These are some of the richest guys on the planet and all they can do is whine incessantly about how rough it is to make a buck in America. About how much it costs to live here. About how paying a living wage for an honest day’s work will put them out of business. About what an unreasonable burden it is for them to make products that don’t kill people. About how no self-respecting entrepreneur can get rich in a country with such an oppressive personal tax rate of 39% for billionaires and 35% for corporations.

That’s not even the worst of it. Not one of these chronic cry babies or any of their crony capital companies have ever paid anything close to those tax rates. Consequently you would think they’d have the common decency of my immigrant grandfather and shut up about it already. But they just can’t help themselves.

In 2010, at the height of the Great Recession, General Electric Corporation reported worldwide profits of over $14 billion - five billion of which they earned right here in America. But GE didn’t pay $1.75 billion (35%) in taxes in 2010. They paid ZERO taxes - actually less than zero because they got a $3.2 billion rebate. In fact, between 2008 and 2013 - during a soul-crushing economic crisis for the rest of America - GE made $34 billion in US profits while their effective tax rate was negative nine percent. That’s right, the country gave them money.

But let’s not dump on GE exclusively. Bank of America, Boeing, Verizon, Citigoup, Pfizer, FedEx, Honeywell, Merck and Corning all made billions of dollars in profits during the Great Recession and all paid zero taxes to their country. Most folks with a decent upbringing would say thank-you, but not these bums. Bank of America, after snagging a whopping $1.3 trillion bailout from their country, showed their gratitude by paying zero taxes and eliminating 8,000 jobs. Real nice guys.

The other ingrates spent money they didn’t pay to their country to buy off sleazy politicians instead. You know the ones I’m talking about. That sorry collection of ventriloquist dummies who’ve been peddling the party lie that our country is way too tough on billionaires and way too generous to everybody else.

Pity poor Mitt Romney, who earned $14 million in 2011 but never paid his 39% ($5.46 million) in taxes – not even close. Mitt paid a grand total 14%, and then spent the entire 2012 presidential campaign decrying the unbearable tax burden on millionaires like himself.

I mean really, you don’t have to be a Rhodes Scholar to know when you are being hosed. During the height of the punishing Great Recession (2007 to 2013) corporate profits increased across the board by 21% while their tax bills dropped by 5%.

Even Warren Buffett was so embarrassed by the gross inequity of billionaires like himself paying lower tax rates than their secretaries, that he penned a New York Times op-ed piece which can be summed up in one sentence: STOP KISSING MY ASS!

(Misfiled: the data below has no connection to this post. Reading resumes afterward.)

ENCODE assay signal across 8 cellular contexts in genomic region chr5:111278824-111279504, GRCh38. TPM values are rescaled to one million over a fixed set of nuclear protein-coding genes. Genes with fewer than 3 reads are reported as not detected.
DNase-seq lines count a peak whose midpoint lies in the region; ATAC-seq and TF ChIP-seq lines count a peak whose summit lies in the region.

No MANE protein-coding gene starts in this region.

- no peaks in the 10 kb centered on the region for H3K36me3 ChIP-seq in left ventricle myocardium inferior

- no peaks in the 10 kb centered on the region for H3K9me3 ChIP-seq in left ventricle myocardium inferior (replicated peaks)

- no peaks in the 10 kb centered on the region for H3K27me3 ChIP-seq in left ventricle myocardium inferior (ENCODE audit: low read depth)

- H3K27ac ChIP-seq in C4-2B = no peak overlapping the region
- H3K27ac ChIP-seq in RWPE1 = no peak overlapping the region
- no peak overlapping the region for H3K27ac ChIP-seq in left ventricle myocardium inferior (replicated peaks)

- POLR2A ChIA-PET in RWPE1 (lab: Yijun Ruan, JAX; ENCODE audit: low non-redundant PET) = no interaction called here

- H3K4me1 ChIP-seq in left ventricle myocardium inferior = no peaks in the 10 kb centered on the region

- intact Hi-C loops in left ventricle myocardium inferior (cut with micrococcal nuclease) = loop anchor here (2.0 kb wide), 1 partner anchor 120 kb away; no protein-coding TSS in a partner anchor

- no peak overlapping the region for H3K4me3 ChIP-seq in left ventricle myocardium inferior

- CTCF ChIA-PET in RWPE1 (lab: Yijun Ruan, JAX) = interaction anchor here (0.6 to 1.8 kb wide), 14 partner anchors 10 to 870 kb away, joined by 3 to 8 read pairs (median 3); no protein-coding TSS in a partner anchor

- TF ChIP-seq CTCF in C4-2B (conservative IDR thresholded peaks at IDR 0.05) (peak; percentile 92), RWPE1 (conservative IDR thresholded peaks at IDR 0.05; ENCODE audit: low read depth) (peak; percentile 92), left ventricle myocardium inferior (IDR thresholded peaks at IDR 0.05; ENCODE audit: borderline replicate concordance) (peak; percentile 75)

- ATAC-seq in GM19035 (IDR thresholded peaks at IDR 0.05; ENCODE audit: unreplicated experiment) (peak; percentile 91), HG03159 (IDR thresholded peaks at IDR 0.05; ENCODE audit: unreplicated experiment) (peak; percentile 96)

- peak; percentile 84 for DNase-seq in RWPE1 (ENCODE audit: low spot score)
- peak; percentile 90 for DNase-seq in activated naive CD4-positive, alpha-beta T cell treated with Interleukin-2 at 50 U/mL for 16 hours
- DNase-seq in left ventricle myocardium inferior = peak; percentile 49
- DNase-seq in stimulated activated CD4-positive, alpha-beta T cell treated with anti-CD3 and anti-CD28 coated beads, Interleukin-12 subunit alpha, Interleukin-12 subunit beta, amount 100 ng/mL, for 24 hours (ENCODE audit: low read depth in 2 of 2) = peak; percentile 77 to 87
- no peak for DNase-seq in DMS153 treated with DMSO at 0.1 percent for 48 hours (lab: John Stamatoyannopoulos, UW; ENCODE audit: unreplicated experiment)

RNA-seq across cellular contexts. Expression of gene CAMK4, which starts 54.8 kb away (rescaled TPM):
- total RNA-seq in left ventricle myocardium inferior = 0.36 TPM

But now comes Donald Trump to shove his own peculiar brand of patriotism down the throats of the 74 million Americans who voted against him. In Trump World our country is simply not worth paying for. The people who pay taxes to America are just plain stupid. The President-Elect had so little regard for his country that he reportedly paid zero taxes -- not for a single year, but for nearly two decades.  “That makes me smart,” he said.

Actually, that makes him a jerk. That, plus the fact that he tapped a half dozen Goldman-Sachs alums for his administration even though Goldman-Sachs was fined $5 billion just last year for lying to their investors during the financial crisis.

But I digress.

How much is your country worth to you? Or, put another way, how much are you willing to pay for the stuff you want in the country you say you love?

I graduated from Woburn High School in 1971. We had some pretty good math teachers in the days before trashing public schools became all the rage. So I thought I’d put some of my twentieth century arithmetic to work on this problem.

In 2015, total personal income in America was $15.45 trillion. And that’s with the average person’s wages being essentially flat for the last thirty years. US Corporate profits that same year were $6.44 trillion. That totals $21.89 trillion and includes everybody – Main Street, Wall Street, and everyone in between. So if we all kicked in a quarter for every dollar of earnings and profits in 2015, our country would have had revenue of $5.47 trillion. The entire federal budget in 2015 was $3.8 trillion.

Put another way, if we cut the corporate tax rate from 35% to 25% and cut the top personal income tax rate from 39% to 25% - and everybody actually paid their 25 cents on the dollar - we could afford everything the country currently does for its citizens, and still have a $1.67 trillion surplus left over -- every year. 

But wait, you say. It's not fair for Joe Six Pack to pay the same tax rate as Richie Rich -- because the basic cost of living (food, rent/mortgage, gas, utilities, etc.) takes a much bigger bite out of Joe than Richie. And you are right. So here's how we fix that. The first $75,000 of everybody's income should be federal tax free. That shouldn't be a big problem since the top 20% in America already pay 87% of individual federal income taxes. By the way, that ought to tell you something, since few if any of them are even paying 25% right now (let alone 39%).

So you see if we all paid a quarter on every dollar we earned (over $75,000 per year): there would be no need for any deductions at all; we'd have a massive annual budget surplus immediately; our country would be debt free in just over a decade; Social Security would be solvent for all time; Medicare could be extended to every citizen from birth; and we'd still be spending more on our military than the next ten largest countries combined

But in order for that to happen, we would need a president who's a patriot and not a putz. We'd also need politicians who believe in a country that can keep us safe and secure, guarantee our healthcare and education, and treat us fairly so that every citizen can have the opportunity to be the most that they can be.

My immigrant grandfather was happy to pay for that country. Are you?